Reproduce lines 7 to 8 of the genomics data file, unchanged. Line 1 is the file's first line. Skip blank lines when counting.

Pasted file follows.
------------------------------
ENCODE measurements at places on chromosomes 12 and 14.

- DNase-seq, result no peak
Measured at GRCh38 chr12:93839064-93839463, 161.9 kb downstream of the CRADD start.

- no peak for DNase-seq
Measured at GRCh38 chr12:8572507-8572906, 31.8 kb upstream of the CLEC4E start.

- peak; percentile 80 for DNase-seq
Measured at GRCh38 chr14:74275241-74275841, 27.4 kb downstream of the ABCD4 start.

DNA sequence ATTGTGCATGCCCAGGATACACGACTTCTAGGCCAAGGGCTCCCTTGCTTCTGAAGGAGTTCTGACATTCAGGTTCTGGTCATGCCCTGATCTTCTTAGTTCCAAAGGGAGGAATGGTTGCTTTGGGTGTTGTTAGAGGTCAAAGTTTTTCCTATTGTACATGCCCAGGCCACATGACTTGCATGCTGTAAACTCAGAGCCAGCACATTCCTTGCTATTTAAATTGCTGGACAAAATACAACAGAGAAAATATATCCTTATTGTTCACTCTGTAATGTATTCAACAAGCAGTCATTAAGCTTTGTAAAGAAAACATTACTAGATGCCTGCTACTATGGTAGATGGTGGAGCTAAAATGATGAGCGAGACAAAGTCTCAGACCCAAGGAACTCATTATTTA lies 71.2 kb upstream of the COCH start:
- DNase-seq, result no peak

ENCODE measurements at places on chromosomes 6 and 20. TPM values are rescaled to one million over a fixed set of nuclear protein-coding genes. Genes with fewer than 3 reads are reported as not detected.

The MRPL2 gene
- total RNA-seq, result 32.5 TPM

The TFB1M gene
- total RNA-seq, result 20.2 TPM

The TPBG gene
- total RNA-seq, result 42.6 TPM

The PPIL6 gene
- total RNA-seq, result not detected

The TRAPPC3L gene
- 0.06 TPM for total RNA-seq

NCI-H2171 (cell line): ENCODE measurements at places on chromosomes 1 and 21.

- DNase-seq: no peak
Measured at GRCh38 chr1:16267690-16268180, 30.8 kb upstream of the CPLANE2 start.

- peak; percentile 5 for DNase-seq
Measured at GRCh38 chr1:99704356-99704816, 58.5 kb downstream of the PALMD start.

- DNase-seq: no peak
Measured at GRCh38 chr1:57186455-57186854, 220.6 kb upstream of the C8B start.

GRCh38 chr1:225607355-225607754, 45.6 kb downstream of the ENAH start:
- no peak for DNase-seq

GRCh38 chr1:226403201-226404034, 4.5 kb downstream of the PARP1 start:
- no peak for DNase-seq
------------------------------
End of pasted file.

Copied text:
Measured at GRCh38 chr14:74275241-74275841, 27.4 kb downstream of the ABCD4 start.

DNA sequence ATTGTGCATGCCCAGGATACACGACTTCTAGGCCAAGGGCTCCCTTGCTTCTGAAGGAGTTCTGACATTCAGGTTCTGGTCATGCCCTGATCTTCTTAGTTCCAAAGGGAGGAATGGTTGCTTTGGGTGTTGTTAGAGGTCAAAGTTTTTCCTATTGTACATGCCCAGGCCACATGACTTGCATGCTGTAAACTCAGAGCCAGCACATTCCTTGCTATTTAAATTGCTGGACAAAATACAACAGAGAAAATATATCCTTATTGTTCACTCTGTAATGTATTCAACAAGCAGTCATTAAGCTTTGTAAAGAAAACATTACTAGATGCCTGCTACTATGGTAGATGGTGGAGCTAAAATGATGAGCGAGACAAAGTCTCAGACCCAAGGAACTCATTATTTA lies 71.2 kb upstream of the COCH start: